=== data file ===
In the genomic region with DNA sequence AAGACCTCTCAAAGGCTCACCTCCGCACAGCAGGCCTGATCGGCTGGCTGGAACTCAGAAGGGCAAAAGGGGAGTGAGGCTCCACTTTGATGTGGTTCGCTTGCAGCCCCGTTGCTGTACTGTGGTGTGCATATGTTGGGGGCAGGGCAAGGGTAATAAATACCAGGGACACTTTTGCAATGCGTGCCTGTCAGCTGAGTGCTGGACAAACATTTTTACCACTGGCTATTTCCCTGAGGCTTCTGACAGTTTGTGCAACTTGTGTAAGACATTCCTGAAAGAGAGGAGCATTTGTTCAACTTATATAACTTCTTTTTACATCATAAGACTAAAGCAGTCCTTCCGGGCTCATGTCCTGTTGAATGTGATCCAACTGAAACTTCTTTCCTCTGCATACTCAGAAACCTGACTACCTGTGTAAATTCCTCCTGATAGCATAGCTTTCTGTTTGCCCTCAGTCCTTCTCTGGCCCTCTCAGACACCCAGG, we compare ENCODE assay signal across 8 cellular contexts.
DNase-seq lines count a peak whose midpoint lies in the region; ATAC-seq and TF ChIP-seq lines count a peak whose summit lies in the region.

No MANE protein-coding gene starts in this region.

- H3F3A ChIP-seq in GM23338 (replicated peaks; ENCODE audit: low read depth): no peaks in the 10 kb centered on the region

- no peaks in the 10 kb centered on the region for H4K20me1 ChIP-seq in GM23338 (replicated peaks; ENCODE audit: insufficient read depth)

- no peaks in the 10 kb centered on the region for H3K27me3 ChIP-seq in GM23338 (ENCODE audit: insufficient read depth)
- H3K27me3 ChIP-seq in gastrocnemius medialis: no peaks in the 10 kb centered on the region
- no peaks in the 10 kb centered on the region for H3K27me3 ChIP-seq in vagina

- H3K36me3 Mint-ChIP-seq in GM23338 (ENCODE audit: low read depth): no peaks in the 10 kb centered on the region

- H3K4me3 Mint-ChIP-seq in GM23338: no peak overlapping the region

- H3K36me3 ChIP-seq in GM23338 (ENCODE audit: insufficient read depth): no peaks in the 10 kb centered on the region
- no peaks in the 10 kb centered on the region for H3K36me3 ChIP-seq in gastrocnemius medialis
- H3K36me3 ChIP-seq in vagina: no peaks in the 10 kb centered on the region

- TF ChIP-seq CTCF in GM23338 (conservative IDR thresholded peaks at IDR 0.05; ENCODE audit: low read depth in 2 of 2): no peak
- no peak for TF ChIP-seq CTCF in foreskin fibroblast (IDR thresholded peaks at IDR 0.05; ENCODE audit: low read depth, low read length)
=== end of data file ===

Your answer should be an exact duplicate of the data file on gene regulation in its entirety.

In the genomic region with DNA sequence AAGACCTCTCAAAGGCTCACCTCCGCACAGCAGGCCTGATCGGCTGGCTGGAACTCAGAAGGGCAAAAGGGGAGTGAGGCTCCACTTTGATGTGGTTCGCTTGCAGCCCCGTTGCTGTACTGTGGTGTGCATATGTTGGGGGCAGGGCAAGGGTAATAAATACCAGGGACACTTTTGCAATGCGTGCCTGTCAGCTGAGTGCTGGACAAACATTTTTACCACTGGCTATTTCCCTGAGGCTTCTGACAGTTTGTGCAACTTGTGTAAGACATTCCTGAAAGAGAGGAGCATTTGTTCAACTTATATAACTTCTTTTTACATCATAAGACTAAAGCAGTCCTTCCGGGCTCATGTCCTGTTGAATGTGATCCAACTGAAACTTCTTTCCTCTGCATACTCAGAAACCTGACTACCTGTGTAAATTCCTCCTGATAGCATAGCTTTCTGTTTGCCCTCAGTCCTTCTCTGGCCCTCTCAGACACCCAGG, we compare ENCODE assay signal across 8 cellular contexts.
DNase-seq lines count a peak whose midpoint lies in the region; ATAC-seq and TF ChIP-seq lines count a peak whose summit lies in the region.

No MANE protein-coding gene starts in this region.

- H3F3A ChIP-seq in GM23338 (replicated peaks; ENCODE audit: low read depth): no peaks in the 10 kb centered on the region

- no peaks in the 10 kb centered on the region for H4K20me1 ChIP-seq in GM23338 (replicated peaks; ENCODE audit: insufficient read depth)

- no peaks in the 10 kb centered on the region for H3K27me3 ChIP-seq in GM23338 (ENCODE audit: insufficient read depth)
- H3K27me3 ChIP-seq in gastrocnemius medialis: no peaks in the 10 kb centered on the region
- no peaks in the 10 kb centered on the region for H3K27me3 ChIP-seq in vagina

- H3K36me3 Mint-ChIP-seq in GM23338 (ENCODE audit: low read depth): no peaks in the 10 kb centered on the region

- H3K4me3 Mint-ChIP-seq in GM23338: no peak overlapping the region

- H3K36me3 ChIP-seq in GM23338 (ENCODE audit: insufficient read depth): no peaks in the 10 kb centered on the region
- no peaks in the 10 kb centered on the region for H3K36me3 ChIP-seq in gastrocnemius medialis
- H3K36me3 ChIP-seq in vagina: no peaks in the 10 kb centered on the region

- TF ChIP-seq CTCF in GM23338 (conservative IDR thresholded peaks at IDR 0.05; ENCODE audit: low read depth in 2 of 2): no peak
- no peak for TF ChIP-seq CTCF in foreskin fibroblast (IDR thresholded peaks at IDR 0.05; ENCODE audit: low read depth, low read length)